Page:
Amazon APEX: What It Is, The Process, and How It All Works

by Greg Geiser

Recently I had the pleasure of presenting at the Midwest Intellectual Property Summit hosted by the Indiana Continuing Legal Education Forum (ICLEF) on an effective tool and process for removing accused patent infringing products on called the Amazon Patent Evaluation Express Procedure (APEX). The APEX program, at its core, is a streamlined process utilizing a neutral party (“evaluator”) to evaluate a single patent claim of an asserted U.S. patent to determine if an accused infringing product is more likely than not to infringe the asserted patent. The process requires the submission of a brief providing legal argument and information to either support or defend a parties claim of infringement.

Patent Eligibility

The APEX program can generally be considered a limited procedure with patent eligibility and procedures designed to keep evaluations quick and relatively low-cost. Therefore, the program is only available for utility patents that are not considered “extremely technical.” The guidelines provide an example of a patent that covers the operation of the hardware components within a consumer electronics device as being “too technical” for the program. Accordingly, the program works best for a utility patent related to an article of manufacturer that does not utilize a long and complex claim set. A given evaluation is limited to a single patent claim from a single unexpired U.S. utility patent against a maximum of 20 Amazon Standard Identification Numbers (ASINs) identifying the accused products. Additional ASINs may be included in an additional evaluation or may be addressed at the conclusion of a successful evaluation for a patent holder.

The Evaluation Process

Based upon the briefing and review of the asserted patent claim, the evaluator will make a “yes” or “no” infringement decision about whether the asserted patent claim covers the product listings on This evaluator may make a “no” decision based upon a lack of infringement (i.e., accused products do not contain all of the elements of the asserted claim); a court has found the patent to invalid or unenforceable; or the accused products were on sale more than one year prior to the earliest effective filing date. This evaluator is a licensed patent attorney having experience with the product category at issue. The evaluator is not compensated by Amazon, nor does Amazon participate in the decision making process in any way. Currently, the average time for a final disposition of a patent in the APEX program is seven weeks. A successful evaluation for a patent owner will mirror injunctive relief with the accused infringing products being permanently removed from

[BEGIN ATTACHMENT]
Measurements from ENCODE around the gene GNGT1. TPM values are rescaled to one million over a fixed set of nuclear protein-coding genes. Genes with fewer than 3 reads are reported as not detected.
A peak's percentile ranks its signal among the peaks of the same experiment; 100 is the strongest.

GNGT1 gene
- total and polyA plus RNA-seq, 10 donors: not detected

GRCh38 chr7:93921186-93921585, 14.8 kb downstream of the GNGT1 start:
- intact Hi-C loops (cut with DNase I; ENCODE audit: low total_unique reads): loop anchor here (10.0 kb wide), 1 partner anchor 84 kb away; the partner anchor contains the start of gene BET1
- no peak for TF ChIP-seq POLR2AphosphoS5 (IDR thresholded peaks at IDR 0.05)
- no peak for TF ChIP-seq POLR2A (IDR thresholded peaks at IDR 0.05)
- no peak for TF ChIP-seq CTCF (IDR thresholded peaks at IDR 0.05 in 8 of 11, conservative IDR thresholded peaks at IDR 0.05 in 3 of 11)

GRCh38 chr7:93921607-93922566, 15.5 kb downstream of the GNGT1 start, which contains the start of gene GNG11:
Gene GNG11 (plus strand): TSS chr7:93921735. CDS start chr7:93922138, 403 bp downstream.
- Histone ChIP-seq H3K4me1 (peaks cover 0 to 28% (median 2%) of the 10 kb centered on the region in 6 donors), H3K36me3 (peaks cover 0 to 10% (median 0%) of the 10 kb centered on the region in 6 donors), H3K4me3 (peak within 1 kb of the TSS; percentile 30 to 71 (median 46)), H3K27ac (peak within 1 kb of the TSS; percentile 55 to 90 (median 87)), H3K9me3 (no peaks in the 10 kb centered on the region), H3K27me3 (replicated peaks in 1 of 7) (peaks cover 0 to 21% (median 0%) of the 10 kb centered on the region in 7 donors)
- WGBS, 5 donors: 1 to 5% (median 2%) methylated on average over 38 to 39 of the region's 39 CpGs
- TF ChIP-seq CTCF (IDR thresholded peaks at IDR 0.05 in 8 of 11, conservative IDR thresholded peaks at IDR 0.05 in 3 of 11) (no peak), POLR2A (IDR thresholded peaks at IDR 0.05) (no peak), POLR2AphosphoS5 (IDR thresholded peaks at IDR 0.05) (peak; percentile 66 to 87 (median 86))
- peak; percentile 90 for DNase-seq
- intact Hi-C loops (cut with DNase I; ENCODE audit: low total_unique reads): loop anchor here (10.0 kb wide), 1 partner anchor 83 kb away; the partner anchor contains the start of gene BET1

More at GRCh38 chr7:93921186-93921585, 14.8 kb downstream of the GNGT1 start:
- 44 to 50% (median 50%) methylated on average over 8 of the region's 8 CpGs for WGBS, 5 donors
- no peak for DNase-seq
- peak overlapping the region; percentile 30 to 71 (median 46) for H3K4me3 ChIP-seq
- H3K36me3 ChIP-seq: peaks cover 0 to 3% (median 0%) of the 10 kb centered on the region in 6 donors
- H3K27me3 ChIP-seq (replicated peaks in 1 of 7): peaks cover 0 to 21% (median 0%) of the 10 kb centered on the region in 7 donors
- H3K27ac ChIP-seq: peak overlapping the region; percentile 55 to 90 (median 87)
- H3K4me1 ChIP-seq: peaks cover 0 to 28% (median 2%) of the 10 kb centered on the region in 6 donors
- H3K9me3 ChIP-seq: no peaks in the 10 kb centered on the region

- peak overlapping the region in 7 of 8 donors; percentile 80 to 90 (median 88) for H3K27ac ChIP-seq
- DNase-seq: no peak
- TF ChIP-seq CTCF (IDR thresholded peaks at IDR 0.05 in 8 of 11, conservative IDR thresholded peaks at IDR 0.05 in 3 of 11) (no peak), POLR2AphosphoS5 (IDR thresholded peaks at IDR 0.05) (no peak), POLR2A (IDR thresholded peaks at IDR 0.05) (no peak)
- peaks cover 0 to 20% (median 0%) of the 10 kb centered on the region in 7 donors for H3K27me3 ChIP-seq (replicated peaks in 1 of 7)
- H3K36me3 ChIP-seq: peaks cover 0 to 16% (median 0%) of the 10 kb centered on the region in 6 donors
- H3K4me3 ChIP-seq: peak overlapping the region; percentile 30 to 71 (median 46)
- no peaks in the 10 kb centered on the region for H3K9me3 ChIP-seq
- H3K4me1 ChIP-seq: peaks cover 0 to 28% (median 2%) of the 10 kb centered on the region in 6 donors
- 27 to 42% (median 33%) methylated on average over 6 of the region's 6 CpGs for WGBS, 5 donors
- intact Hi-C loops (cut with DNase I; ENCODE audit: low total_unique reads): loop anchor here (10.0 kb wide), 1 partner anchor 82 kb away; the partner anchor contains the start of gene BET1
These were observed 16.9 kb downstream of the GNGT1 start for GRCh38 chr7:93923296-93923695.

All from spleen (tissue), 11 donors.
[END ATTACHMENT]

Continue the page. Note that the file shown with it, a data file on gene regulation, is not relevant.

Participating as a Patent Holder

As a patent holder, formal participation in the APEX process generally begins with a request through a form available on the Amazon Brand Registry. Upon the initial completion of the brand registry form, the patent owner will have the option to learn about the APEX process which should be selected for participation. After the submission of this form, the party will receive an email about the program along with a copy of the APEX procedures and an APEX agreement with attached exhibits. To officially begin the formal APEX process, this agreement is returned to Amazon via email with the requested information. The requested information generally relates to the patent owner contact information, information related to patent ownership, and a section to provide a list of the accused infringing products. Upon completion and return of the executed APEX agreement by a patent owner, Amazon will begin contacting the accused sellers and providing them with the APEX documents and giving them three weeks to respond. To participate, the accused seller must complete the form and return an exhibit containing their contact information to Amazon.

If any of the accused selling parties elects not to participate, their listed ASIN(s) provided by the patent owner will be removed and nothing additional is needed. Conversely, if a selling party elects to participate, by the conclusion of the aforementioned three-week period, each of the participating parties is notified separately via email from Amazon. This email identifies the neutral evaluator, the case number for the APEX process, and instructions for a wire transfer of the funds necessary to participate in the proceeding.

The Cost of Participating